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Got a Wine Rack for Christmas: Now What?!?!?

Keith Nivan

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It's very attractive and is meant to go in the corner of the dining room to put my good taste in wine on display for dinner guests, people who are just passing through, etc. Except...

I don't know a Hot Dang thing about wine.

On any given day, there are more electric guitars (6, I think) and cans of Busch Light (a lot) in my house than bottles of wine. This may be about to change: if I can fill the darn wine rack.

Oh, sure, Mrs. Keith (she likes wine, but isn't a Vinophile (or whatever you call a wine-lover)) and I will sip the occasional bottle, but it's usually a bottle of something "reasonable" (think Clos du Bois), not a savoring, or whatever...

But the wine rack could be really cool: it could make my LOOK like I know something about wine, display decorative, colorful or conversation-starting labels, and transform me from a beer-swilling, Hung Up On Power Pop, half-baked guitar player into a guy who has more than two favorite wines: "Red" and "White".

So, here's where I need your help: what are your favorite wines? Why and for what occasions do you prefer them? Which of your fave wines have cool labels, too? If you were bringing a bottle over for dinner and conversation (and you're all always invited) what would you bring? Which labels will make me look like a Cool Wine Drinking Dude to people who don't know me well when they see them in my new wine rack?

And I'll proudly announce YOU as The Recommending Friend at all tastings!

Build this thread out and everybody can use it: Think of it as the ec.com Wine Registry and Reco Resource Center.

Have at it!

Go Bears! crazy


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I think Eric knows quite a bit about wines, so he may want to weigh in on this one. I know a bit but not enough to fill a whole wine rack.

I love red wine, but I suffer from migraines and I pay for it when I sneak some occasionally (like this Christmas!), but you should start with a good Cabernet Sauvignon. It's a beautiful, dark, fruity wine (cassis aroma, like cherries) that I love best. There are some good California wines that don't break the bank--like some of Heitz Wines. I believe they're Napa Valley. Their Martha's Vineyard cabernet is expensive but worth it. They make others as well, though.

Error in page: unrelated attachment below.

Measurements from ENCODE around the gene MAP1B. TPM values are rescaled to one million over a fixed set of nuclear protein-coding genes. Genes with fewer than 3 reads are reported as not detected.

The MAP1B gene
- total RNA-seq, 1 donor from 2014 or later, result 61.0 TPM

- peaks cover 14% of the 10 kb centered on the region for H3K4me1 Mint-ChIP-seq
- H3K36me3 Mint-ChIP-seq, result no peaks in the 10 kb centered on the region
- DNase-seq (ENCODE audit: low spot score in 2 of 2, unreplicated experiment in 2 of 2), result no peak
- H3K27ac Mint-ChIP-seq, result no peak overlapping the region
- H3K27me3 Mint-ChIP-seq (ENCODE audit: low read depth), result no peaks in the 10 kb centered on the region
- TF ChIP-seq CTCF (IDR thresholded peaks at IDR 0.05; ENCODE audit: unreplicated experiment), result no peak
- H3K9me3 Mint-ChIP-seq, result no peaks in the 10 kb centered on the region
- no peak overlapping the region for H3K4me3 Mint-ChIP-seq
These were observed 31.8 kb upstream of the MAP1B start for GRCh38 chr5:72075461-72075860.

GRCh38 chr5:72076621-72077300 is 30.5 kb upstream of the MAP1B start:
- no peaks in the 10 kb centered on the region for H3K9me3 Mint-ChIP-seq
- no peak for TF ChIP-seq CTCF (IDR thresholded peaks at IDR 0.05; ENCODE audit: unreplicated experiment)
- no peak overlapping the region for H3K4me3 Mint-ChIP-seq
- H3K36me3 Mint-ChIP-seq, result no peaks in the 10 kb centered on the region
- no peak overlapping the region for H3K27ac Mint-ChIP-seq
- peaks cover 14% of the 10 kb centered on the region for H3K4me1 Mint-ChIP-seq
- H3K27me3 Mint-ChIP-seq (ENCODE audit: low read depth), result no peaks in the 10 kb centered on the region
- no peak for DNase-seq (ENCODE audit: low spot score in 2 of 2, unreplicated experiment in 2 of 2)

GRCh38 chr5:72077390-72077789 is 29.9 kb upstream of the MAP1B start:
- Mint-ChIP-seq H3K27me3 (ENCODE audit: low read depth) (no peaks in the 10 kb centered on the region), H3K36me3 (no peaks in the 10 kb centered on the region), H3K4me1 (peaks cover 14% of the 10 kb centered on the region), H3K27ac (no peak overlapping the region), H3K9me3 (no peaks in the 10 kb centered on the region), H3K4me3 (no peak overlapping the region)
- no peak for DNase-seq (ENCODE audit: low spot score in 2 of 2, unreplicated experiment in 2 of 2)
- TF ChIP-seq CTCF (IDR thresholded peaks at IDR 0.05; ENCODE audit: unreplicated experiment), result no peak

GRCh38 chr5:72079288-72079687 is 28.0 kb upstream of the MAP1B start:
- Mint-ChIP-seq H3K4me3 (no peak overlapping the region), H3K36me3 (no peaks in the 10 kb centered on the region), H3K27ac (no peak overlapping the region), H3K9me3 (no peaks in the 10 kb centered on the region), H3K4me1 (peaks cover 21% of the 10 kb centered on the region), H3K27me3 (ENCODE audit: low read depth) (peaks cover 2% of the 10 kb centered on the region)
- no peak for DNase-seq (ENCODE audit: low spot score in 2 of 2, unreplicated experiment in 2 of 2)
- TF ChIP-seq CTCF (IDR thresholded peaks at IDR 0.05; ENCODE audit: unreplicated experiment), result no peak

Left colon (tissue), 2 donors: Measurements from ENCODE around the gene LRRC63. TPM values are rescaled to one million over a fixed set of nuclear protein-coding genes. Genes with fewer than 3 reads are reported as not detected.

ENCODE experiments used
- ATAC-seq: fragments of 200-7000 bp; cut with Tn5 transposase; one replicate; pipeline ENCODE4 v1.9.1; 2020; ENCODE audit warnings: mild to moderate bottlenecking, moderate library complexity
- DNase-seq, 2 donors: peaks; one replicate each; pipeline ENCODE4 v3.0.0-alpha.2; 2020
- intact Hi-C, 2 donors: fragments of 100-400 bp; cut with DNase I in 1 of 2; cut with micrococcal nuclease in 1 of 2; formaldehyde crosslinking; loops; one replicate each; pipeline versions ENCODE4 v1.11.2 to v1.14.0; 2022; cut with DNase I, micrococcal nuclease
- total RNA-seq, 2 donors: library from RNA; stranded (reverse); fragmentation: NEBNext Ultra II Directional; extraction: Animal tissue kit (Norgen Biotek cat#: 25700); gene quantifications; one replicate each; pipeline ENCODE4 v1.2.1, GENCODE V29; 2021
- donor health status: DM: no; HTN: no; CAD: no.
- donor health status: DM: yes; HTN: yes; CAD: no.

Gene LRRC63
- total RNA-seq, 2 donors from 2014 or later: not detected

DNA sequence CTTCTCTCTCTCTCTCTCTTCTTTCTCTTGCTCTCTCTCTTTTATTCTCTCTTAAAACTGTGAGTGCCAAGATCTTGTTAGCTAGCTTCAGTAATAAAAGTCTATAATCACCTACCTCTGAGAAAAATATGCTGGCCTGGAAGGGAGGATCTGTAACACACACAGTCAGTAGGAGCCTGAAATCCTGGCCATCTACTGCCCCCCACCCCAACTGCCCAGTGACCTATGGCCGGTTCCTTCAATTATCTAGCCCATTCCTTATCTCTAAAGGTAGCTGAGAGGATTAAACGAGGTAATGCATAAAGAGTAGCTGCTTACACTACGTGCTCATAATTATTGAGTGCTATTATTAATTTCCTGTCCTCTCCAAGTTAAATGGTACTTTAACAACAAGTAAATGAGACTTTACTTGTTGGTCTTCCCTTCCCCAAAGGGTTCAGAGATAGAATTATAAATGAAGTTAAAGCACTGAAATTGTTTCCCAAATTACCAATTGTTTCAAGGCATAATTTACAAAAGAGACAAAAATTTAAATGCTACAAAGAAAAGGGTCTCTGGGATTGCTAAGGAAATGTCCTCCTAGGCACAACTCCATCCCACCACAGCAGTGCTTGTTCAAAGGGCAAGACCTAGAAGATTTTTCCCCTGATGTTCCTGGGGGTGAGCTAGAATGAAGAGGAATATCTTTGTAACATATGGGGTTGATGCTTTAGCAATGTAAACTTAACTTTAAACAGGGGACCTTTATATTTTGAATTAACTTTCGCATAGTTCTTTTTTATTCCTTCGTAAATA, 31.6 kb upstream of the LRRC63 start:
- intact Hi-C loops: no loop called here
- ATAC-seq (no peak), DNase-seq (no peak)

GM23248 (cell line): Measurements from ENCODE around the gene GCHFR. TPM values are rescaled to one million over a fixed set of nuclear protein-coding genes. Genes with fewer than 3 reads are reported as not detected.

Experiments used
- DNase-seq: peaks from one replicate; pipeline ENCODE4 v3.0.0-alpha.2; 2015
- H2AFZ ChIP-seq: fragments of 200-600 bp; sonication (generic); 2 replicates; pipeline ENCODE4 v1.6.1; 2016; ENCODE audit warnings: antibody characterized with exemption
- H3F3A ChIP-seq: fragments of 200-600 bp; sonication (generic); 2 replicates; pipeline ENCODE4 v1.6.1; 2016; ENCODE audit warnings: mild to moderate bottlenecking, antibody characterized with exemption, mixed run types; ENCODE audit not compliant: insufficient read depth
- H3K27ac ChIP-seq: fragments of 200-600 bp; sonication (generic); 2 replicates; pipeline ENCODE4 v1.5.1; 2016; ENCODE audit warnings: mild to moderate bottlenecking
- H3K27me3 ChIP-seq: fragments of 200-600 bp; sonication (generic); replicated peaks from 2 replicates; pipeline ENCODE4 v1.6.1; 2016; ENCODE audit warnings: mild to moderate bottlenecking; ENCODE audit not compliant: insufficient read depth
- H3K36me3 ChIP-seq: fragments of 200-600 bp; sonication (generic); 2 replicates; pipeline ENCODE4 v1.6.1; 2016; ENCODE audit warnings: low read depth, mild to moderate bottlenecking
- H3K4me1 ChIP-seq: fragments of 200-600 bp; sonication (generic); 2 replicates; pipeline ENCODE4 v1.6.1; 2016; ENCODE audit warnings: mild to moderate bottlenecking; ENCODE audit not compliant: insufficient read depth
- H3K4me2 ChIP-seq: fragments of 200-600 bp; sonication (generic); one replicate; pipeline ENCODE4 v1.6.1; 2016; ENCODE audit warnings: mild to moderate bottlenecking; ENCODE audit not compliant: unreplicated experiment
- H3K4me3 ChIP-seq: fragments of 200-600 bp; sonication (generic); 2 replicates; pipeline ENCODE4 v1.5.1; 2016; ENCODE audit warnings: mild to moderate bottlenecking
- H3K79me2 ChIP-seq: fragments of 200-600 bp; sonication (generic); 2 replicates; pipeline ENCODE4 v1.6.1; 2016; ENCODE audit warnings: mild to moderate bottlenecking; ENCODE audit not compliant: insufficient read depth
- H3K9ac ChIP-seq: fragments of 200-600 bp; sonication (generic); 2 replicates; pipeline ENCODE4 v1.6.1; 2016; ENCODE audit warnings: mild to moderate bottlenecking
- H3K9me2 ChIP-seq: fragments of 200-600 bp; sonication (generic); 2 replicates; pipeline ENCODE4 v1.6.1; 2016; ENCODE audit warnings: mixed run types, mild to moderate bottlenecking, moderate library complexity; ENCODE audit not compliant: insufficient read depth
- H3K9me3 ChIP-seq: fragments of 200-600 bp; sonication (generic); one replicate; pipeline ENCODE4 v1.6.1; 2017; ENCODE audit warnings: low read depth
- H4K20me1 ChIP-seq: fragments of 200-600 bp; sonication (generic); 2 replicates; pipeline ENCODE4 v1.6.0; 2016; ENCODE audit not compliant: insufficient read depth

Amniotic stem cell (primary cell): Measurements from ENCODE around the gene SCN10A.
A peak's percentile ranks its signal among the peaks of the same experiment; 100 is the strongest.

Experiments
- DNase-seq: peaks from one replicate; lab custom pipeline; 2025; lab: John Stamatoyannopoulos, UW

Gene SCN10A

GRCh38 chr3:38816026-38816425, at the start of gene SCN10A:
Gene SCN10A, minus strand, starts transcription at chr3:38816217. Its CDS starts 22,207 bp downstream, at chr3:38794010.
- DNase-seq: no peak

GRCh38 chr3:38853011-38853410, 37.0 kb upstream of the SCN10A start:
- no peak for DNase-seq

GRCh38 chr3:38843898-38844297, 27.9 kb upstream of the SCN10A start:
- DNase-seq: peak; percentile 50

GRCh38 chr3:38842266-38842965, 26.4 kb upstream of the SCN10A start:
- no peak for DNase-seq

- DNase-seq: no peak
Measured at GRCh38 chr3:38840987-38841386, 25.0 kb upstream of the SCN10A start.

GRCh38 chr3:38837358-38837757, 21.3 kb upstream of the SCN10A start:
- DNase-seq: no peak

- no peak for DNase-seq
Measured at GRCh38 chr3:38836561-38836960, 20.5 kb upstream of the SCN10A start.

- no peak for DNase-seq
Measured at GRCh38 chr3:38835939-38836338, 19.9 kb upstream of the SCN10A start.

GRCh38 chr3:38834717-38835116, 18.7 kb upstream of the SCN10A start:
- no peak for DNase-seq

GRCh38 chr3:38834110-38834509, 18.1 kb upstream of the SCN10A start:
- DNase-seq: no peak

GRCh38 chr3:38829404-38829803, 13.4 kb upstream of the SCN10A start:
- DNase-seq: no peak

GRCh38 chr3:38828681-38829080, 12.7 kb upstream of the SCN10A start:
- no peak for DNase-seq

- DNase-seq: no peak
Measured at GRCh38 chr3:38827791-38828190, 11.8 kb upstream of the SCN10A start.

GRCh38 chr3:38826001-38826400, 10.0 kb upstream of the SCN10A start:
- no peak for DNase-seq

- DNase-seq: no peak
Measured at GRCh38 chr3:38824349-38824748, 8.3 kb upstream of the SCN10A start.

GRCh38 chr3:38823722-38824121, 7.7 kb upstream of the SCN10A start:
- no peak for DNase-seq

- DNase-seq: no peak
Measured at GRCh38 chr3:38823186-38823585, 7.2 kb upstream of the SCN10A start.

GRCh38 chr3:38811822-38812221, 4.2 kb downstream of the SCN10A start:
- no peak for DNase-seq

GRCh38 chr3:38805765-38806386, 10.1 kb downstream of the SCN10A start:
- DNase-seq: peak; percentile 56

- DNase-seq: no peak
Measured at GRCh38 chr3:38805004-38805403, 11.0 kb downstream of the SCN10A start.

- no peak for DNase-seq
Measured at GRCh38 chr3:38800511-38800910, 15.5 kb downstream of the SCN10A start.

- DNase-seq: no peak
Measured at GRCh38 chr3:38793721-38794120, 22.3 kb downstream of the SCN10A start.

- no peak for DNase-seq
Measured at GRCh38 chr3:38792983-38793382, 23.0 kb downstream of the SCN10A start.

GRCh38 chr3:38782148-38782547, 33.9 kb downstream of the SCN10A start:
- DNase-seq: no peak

I would also stock a couple of bottles of Mogen David or Manischewitz wine for Jewish guests because they're kosher.

Good Luck!

smile --Darlene

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The most important thing you need to know is...buy what you like. That means you need to taste it, go to a wine shop that lets you taste. You may have to pay a small amount but it's worth it, not to get something you hate.

For Reds

Chappellet Cabernet Sauvignon and Merlot

Casillero del Diablo-Cabernet Sauvignon and Merlot

Rubicon Cask Cabernet Sauvignon


Cavia Chardonnay

My favorite white is Stags Leap Chardonnay

These are a little pricey for everyday wine, so for everyday white I chose Robert Mondavi woodbridge Chardonnay, but I'm a cheap date wink

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Beth is correct Keith. Buy what you like. When I lived in NYC, my tastes were different than they are now, while residing in SW FL. Due to weather, cooking styles and age (mine..not the wine).